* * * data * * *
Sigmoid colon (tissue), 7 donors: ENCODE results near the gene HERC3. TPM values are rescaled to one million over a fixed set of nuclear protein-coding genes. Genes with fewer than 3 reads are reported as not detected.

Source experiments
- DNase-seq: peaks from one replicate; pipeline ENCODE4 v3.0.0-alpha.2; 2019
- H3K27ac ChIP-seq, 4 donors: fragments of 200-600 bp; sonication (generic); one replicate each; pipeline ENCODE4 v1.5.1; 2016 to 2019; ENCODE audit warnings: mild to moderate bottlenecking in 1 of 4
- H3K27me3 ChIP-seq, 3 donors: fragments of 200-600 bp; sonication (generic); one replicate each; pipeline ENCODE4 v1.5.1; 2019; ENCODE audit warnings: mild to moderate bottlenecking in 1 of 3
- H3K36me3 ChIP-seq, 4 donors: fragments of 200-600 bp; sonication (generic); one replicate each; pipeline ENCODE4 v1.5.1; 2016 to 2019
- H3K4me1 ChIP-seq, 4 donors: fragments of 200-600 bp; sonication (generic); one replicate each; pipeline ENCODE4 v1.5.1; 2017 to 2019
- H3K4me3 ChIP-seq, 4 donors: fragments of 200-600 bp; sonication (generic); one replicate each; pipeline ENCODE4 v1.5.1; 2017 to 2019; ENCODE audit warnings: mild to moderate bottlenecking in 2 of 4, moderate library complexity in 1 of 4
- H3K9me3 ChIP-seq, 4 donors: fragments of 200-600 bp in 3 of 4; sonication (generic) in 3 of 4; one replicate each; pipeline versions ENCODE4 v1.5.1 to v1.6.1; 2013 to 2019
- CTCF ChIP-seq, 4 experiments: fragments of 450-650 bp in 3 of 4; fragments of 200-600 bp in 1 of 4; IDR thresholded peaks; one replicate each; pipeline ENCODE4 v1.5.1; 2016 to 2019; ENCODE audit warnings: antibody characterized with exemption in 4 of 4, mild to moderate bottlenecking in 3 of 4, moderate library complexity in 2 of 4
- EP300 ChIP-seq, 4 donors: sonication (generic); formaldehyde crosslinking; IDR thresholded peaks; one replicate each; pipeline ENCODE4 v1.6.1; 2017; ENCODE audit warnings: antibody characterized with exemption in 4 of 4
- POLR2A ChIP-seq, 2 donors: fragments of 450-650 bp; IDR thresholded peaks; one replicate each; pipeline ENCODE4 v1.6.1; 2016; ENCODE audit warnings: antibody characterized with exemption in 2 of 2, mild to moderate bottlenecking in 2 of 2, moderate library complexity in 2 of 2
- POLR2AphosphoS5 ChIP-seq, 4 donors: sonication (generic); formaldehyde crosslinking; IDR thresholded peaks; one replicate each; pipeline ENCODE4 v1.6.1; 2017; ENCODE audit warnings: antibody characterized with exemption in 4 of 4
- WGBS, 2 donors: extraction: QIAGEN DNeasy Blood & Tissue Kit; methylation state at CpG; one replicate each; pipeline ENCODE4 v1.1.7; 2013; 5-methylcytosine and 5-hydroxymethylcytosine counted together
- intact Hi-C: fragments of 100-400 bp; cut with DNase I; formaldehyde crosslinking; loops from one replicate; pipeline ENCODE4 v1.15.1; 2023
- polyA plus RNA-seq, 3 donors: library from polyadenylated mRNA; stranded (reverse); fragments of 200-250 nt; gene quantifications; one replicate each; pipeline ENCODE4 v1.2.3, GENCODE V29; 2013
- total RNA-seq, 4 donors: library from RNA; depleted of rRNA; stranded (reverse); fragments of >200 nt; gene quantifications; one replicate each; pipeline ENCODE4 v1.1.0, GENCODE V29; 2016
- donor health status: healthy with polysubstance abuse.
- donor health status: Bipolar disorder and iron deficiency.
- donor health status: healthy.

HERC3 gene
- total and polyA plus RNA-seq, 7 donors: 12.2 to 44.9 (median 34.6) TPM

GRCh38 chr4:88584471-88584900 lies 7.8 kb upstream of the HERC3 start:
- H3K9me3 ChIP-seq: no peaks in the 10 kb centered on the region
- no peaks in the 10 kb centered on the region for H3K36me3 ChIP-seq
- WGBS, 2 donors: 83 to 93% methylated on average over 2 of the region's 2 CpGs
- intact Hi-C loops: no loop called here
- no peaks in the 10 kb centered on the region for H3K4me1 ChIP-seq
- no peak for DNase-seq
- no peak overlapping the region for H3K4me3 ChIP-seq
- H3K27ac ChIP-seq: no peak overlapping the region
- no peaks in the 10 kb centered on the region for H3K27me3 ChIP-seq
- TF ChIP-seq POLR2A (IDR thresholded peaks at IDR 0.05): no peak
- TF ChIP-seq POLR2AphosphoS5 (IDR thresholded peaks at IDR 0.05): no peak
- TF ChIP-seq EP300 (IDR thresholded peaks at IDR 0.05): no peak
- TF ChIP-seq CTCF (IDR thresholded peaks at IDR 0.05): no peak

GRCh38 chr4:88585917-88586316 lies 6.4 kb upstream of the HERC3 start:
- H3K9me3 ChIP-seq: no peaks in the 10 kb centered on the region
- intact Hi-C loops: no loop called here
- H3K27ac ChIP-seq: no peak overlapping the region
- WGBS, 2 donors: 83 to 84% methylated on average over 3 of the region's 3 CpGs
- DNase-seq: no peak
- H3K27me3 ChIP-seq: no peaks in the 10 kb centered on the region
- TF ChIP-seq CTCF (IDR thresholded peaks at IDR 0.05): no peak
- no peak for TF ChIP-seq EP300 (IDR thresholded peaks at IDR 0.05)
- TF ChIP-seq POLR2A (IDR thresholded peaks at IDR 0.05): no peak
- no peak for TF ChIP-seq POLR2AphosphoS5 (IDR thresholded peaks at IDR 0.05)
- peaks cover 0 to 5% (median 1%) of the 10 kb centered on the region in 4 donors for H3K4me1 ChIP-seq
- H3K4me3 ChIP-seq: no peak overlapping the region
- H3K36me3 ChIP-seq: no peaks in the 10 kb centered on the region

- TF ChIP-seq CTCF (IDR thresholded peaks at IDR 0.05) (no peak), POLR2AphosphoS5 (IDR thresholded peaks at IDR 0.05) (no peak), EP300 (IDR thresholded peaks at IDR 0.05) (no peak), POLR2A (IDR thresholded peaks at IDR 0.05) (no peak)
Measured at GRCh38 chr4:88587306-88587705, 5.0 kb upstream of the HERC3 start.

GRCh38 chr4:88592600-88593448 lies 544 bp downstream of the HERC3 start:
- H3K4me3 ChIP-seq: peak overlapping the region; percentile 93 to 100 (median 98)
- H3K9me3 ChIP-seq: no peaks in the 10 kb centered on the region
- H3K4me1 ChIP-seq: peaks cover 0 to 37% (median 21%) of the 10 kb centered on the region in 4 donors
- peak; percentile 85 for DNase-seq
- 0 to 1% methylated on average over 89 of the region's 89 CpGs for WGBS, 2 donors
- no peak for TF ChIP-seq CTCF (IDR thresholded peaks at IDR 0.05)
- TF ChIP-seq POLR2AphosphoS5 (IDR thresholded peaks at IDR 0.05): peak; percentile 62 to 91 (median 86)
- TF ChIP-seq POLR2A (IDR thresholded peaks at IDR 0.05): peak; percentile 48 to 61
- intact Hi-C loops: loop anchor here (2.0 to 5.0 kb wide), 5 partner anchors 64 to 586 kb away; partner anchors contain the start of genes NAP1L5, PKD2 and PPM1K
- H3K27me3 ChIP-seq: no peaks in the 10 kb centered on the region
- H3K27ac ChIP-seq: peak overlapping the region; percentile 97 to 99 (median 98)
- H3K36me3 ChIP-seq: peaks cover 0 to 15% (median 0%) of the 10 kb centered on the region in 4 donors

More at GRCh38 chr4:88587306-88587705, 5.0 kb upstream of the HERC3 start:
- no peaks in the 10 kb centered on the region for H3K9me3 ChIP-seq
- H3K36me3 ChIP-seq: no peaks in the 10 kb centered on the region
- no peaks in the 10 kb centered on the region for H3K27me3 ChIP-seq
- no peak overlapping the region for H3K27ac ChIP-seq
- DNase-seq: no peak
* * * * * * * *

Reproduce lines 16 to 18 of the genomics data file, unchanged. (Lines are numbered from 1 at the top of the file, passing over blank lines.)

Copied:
- polyA plus RNA-seq, 3 donors: library from polyadenylated mRNA; stranded (reverse); fragments of 200-250 nt; gene quantifications; one replicate each; pipeline ENCODE4 v1.2.3, GENCODE V29; 2013
- total RNA-seq, 4 donors: library from RNA; depleted of rRNA; stranded (reverse); fragments of >200 nt; gene quantifications; one replicate each; pipeline ENCODE4 v1.1.0, GENCODE V29; 2016
- donor health status: healthy with polysubstance abuse.